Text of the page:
It’s especially sunny and beautiful on the day that a boy at the local playground shoves my three-year-old in the head.
The sun, in fact, is streaming through the windows of a wood playhouse. I poke my head inside of that playhouse to see my three-year-old standing at the opposite wall, back turned to me. She’s looking out another window. Maybe she’s examining the monkey bars or the yellowing leaves or the grass on the hill. A blond boy stands next to her, same size, three-feet. And bam, he shoves her in the head.
My daughter turns and locks eyes with me. The boy’s mother is fifty feet away, chatting on a bench. The discipline here is mine to dole. I’m categorically conflict-adverse, but I also don’t want my daughter believing that his behaviour is okay.
“Hey,” I say in a voice I’ve spent years trying on like a red tie. Stern. Solid. Authoritative about boundaries. “Don’t push people’s heads! Keep your hands to yourself!”
The boy looks at me without apology, a closed-mouthed vacant gaze that says: That was mine to do and So there. He walks away.
A month later, a man running for my country’s highest office will make news for bragging that he grabs women’s vaginas without asking. But this is now, in September, on a New England playground in the yellow sun when the leaves are still on the trees.
“That was mean,” a girl beside me says.
“He made a mean choice,” I say, because parents are told to word things this way.
“He wanted to look out the window,” says my daughter. And right there in her voice I hear it—the sentiment I carry in my own body. An apology. As in: I’m sorry my face was in the window his face wanted to look through.
Women apologize for existing, a friend of mine once said, and I nodded and noted how I say I’m sorry in an elevator when a man bumps into me, and I’m sorry on an airplane when a man nudges my arm off the shared armrest. I’m sorry.
“But you were looking out the window,” I say to my daughter. I want to say, Please, kid. Don’t already feel guilty for having a body that takes up space. Don’t already feel sorry for having a face that wants to look through a window.
At the playground, boys have not only pushed my daughter in the head, they’ve cobbled her with unrequested hugs or kisses, tackled her, shoved past her in a line for a turn at the slide and nearly hit her with giant sticks they called “an axe.” I wish this behaviour didn’t fall along such stereotypical gender lines, but so far it always has. When I’ve looked around for the kids’ parents, they’re often too far away to notice. When there is a parent around, I pause a beat. I wait for the parent to weigh in sternly that such behaviour is unacceptable.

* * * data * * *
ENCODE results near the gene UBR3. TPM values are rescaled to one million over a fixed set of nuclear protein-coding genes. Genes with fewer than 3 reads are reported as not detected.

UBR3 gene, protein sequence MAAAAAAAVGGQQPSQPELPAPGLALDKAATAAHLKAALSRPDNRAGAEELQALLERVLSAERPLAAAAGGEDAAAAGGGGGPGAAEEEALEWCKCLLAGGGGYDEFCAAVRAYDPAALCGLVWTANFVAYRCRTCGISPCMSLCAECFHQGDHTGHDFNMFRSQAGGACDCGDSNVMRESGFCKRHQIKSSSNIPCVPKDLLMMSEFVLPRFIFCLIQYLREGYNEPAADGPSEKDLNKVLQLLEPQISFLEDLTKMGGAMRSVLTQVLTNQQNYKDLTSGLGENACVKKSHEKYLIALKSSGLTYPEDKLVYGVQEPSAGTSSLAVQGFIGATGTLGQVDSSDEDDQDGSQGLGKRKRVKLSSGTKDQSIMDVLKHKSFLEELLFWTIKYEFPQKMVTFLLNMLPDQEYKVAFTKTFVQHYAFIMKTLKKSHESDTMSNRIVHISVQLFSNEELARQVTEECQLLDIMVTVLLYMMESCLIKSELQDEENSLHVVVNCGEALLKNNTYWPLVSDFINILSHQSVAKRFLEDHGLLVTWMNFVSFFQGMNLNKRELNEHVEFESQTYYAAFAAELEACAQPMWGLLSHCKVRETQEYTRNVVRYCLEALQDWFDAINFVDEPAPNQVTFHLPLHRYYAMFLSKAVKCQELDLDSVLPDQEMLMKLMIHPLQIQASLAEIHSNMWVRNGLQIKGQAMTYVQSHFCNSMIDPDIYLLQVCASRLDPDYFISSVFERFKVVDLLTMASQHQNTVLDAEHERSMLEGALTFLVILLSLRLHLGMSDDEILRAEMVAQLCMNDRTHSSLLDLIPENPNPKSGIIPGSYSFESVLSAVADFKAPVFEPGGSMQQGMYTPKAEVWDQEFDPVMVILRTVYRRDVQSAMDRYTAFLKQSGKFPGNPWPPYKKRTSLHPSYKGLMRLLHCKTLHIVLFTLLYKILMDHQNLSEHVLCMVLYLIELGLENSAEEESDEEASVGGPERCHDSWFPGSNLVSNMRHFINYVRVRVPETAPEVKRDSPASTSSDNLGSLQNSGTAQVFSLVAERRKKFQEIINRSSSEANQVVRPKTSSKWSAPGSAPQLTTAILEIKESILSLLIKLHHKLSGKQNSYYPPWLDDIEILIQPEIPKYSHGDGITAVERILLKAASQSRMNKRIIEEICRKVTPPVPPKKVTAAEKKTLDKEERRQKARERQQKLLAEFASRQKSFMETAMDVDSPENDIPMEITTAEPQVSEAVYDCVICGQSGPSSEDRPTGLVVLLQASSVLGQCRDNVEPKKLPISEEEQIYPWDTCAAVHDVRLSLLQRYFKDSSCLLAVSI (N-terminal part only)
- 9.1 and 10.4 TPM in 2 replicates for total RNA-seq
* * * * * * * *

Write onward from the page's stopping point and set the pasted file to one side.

What I hear in reply is often something akin to a plea. “Chaaarlie… Charlie, be nice.” The kid tramples away, carries on elsewhere. The lines haven’t been drawn. The lesson is fuzzy, for Charlie and for my daughter. And I’m left with the mental and emotional cleanup.
At dinner that night, my husband and I practice with our daughter what one might do should a boy, or any person, shoves her in the head or hits her with a stick or does anything else that harms her. My plate of lasagna is all gone, and her plate of cottage cheese is half-eaten.
“You can tell people, ‘Stop that! Keep your hands to yourself!’” With one hand against the palm of another, I make a perpendicular angle, showing her the ASL sign for stop.
“He wanted to look out the window,” she says. “I could let him look out the window.” She says this wistfully.
“But if someone pushes you, or hurts you in any way, or touches you when you don’t want them to, that’s not your fault. You can tell them, ‘No! Don’t do that!’”
“You can say, ‘Stop! Keep your hands to yourself!’ Here. Let’s practice. Do you want to practice?”
She nods, and I stand up from my side of the table and walk around it. “I’ll pretend to push you in the head, and you tell me to stop.”
She nods with a smirk, like I’ve just told her a secret. I get my right hand within inches of her head and fake like there’s an imaginary force against my palm, then lean back.
Through a wide smile, barely audible, she murmurs, “No. Stop that. Keep your hands to yourself.”
“Alright!” I say like a soccer coach who’s pleased with a pass, but I see there’s work to do. “Wanna try again?” We do. She offers the same unconvincing murmur.
My husband steps in. “Here, wanna see what I would do? You push me in the head?” Tall and lean, my husband squats down to her level. Still seated at the table, she leans toward him with her plum-sized hand outstretched and pushes him on the forehead, just like the boy did.
He stands up. In his deep voice, he barks, “You better knock it off! Keep your hands to yourself!”
It’s an excellent performance. It’s the voice I’ve been trying to wear for years, the one that feels like a red tie on my neck: authoritative, firm, unapologetic. I applaud so she knows he’s playing.
This is the kind of lesson I, as a girl, never got. This is the kind of work I now feel responsible to do. I’m trying to learn this lesson at the playground along with my daughter. I’m trying to be the model she needs, the stern voice of “No” because I know how much is at stake for women. I know how many ways people will try to erase her boundaries. I know how hard those boundaries are to draw when people like the U.S. president says he can break them. I hear the continuous chorus of #metoos, and I, like nearly every woman on earth, join them.
She giggles. “I can say, ‘Stop!’” she says, putting one hand perpendicularly on the palm of another.
“That’s right,” I say.
“I can say, ‘Keep your hands to yourself!”
I take a good clean breath, knowing the lesson won’t be quite enough in this world. But it’s a start.
This article was originally published online in August 2018.